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Geographical variation in size of an Australian honeyeater (Aves: Meliphagidae): an example of Bergmann's rule

Wooller, R.D., Saunders, D.A., Bradley, J.S. and Reberia, C.P. (2008) Geographical variation in size of an Australian honeyeater (Aves: Meliphagidae): an example of Bergmann's rule. Biological Journal of the Linnean Society, 25 (4). pp. 355-363.

Link to Published Version: http://dx.doi.org/10.1111/j.1095-8312.1985.tb00401...
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Abstract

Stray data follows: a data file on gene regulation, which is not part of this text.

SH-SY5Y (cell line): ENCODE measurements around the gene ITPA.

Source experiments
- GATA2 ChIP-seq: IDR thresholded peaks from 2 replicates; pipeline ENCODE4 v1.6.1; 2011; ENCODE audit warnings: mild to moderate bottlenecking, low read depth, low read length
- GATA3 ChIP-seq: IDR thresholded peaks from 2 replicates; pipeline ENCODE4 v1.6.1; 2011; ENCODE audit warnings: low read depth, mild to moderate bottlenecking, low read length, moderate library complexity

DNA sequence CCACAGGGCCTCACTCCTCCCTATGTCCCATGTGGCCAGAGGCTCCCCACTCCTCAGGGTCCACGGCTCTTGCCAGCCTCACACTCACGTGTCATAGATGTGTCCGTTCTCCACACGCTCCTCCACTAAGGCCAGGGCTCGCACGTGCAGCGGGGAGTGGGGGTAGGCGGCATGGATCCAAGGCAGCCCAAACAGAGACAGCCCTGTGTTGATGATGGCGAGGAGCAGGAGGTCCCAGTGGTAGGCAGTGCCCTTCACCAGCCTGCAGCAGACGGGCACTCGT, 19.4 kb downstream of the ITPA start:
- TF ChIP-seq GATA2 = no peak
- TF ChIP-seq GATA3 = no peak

The singing honeyeater, a nectar-feeding bird, is common throughout most of Australia. There is considerable geographical variation in weight, the heaviest birds (30 g) living at the highest latitudes (35°S) and the lightest birds (19 g) at the lowest latitudes (16°S). Clinal variation in weight is apparently related to climatic factors (e.g. potential evapotranspiration) in accord with Bergmann's rule. The exceptions are populations on islands and peninsulas which are about 13% heavier than those on the adjacent mainland.

Item Type: Journal Article
Murdoch Affiliation: School of Environmental and Life Sciences
Publisher: Blackwell Publishing Inc.
URI: http://researchrepository.murdoch.edu.au/id/eprint/20910
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